From Cynicism to Hope
By Stephanie Wescott
For a long time, I have cherished my cynicism as a symbol of my enlightenment. I knew the truth: that everything to do with the state of the world, environmentally, politically, and socially, is dire, that individuals are ultimately egoistic and concerned very little with broader issues, that our politicians are slaves to vested interests that prevent them from truly transformative policy-making, and that we are so far removed from the most essential versions of ourselves that most of us could never hope to return.
I think I do need to forgive myself for holding these views so resolutely. My sources of news and opinion are hives of outrage and despair. I could absentmindedly scroll for hours through my feeds and expose myself to scathing critique of our country’s leaders, the latest of America’s leader’s most grotesque failings, the stubborn ignorance of commenters on news articles, and an array of instances of animal suffering. I encountered the philosophical concept of antinatalism on neuroscientist and philosopher Sam Harris’ podcast, an accompaniment to Facebook pages I already followed such as Population Matters, and began to fret about Australia’s birth rate, and viewed my own desire to become a mother as a selfish one incongruent with my concerns about the environment.
The cynicism in my head performs a brutal and unforgiving critique of the world around me. It looks at a new shopping complex, for example, and frets about environmental degradation and the ills of rampant consumerism, it curses SUVs brandishing ‘Baby on board’ stickers, it recoils at perky personalities, it scorns god-believers, it overhears conversations at cafes and rolls its eyes, it imagines a hopeless future–drought-stricken; a furnace populated within an inch of its life.
This cynicism hauls me out of the tangible world around me, where I am safe, I am loved, the sun beats down on a small plot of land that is my own, a joyous golden retriever greets me each morning, and a beach croons nearby. Really, it is sickeningly pleasant. And yet, holding my cynical lens in front of me like the antithesis of rose-coloured glasses, I am permanently bothered and despairing.
At what point did my cynicism become blatant pessimism? Terminal negativity? What a piece of shit I might be in others’ company. I began to fear that new people I met would find me unbearably contemptuous.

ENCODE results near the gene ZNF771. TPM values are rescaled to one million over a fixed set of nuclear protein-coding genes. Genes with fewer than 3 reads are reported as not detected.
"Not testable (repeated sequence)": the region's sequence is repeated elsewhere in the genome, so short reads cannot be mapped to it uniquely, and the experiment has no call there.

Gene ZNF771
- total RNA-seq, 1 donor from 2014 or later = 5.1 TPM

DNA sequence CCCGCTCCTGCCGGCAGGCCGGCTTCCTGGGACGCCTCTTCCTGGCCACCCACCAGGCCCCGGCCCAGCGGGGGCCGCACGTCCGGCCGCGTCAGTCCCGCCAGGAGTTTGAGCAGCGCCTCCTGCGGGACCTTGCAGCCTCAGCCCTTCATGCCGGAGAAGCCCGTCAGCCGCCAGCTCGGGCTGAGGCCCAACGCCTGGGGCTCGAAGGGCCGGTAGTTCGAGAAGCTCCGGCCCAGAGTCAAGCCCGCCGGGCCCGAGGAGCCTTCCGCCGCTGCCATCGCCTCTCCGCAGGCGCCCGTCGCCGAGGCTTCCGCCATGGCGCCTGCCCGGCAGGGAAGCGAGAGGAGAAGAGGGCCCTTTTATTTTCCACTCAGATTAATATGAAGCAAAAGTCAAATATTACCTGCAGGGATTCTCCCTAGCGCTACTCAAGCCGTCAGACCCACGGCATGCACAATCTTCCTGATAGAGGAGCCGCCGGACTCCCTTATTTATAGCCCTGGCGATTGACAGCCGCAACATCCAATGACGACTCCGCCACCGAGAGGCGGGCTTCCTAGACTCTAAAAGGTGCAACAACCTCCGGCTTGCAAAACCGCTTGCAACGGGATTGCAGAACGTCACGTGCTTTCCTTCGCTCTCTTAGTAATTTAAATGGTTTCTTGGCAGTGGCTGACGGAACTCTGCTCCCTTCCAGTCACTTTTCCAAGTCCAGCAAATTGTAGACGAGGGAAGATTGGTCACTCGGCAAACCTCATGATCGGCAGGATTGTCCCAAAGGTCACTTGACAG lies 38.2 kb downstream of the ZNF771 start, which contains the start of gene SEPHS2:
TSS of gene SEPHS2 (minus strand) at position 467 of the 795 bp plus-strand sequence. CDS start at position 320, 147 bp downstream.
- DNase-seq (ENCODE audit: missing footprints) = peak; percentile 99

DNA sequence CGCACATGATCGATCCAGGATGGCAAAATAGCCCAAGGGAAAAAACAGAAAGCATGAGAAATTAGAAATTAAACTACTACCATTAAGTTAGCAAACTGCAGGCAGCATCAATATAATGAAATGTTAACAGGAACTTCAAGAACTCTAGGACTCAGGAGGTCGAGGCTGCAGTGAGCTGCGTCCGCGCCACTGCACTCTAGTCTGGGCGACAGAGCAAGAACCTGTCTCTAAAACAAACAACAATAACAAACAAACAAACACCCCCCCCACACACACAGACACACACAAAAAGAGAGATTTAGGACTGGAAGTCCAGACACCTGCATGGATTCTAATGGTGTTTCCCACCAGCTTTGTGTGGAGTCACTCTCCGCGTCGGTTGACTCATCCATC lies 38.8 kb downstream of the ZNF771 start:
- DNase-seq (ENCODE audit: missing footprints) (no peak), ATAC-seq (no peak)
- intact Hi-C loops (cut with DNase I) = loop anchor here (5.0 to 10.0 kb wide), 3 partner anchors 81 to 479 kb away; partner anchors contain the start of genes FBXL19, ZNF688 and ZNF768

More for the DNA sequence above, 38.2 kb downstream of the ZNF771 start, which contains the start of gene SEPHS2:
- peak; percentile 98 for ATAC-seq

And then, a few things changed. I read ‘The enlightenment of the greengage tree’ by Iranian writer Shokoofeh Azar, and found myself enthralled in its storytelling form—magical realism, a weaving of a modern story of Iran following the Islamic Revolution of 1979 and Iranian mysticism. The devastating reality of the story: invasions, mass killings, forced conscriptions, suppressions, mingled with its tales of spirits, mythical creatures, characters transforming into fish, immersion in the impossible and the unbelievable. I found the story to be a retreat and a relief.
Further, I watched ‘Moana’ and allowed myself to enjoy it. A friend gifted me a copy of Harry Potter and I submitted to the Sorting Hat quiz (I’m a Hufflepuff), and vowed to read all the books. I began to view fantasy worlds as an antidote to the suffering I was seeing in my own, and revelling in them to not be a weakness, or an avoidance, but rather, a recognition that humans have always told and believed fantastical stories–fairy tales, Dreaming, biblical, legends. I found myself no longer wanting to evade what isn’t completely proven or scientific or shrouded in cynicism. It is okay, I told myself, as a human, to seek something beyond what is tangible. It doesn’t make you weak, I decided. It has been part of our psyche forever.
I had the most stunning realisation of all while listening to the following wisdom from Maria Popova, curator of Brain Pickings, speaking on the podcast On Being:
To live with hope in times that reward cynicism and, in many ways, call for cynicism, I think, is a tremendous act of courage and resistance.
It might be naive to choose hope, but I want to try it. I want to hope that things could actually get better, that people can be better, that the world of my future might be better than my cynicism imagines it to be. And, viewing hope as an act of resistance emboldens it; it becomes more disobedient than avoidant, more rebellious than guileless. Perhaps in a way, cynicism made me more cowardly than I imagined I could be were I to assume a more hopeful outlook; I used cynicism as a means to protect myself from the disappointment of expecting a better outcome.
And with the invitation of hope comes an openness to the imaginary and the imagined, the fantastical, the mythical and the magical; my reading interests have broadened and so too has my curiosity in the potential for something other than what is tangible, measurable, proven.
With hope, I am optimistic, I am less dismissive, less certain; less fixed on a predicted outcome.
And, hopefully, I am better.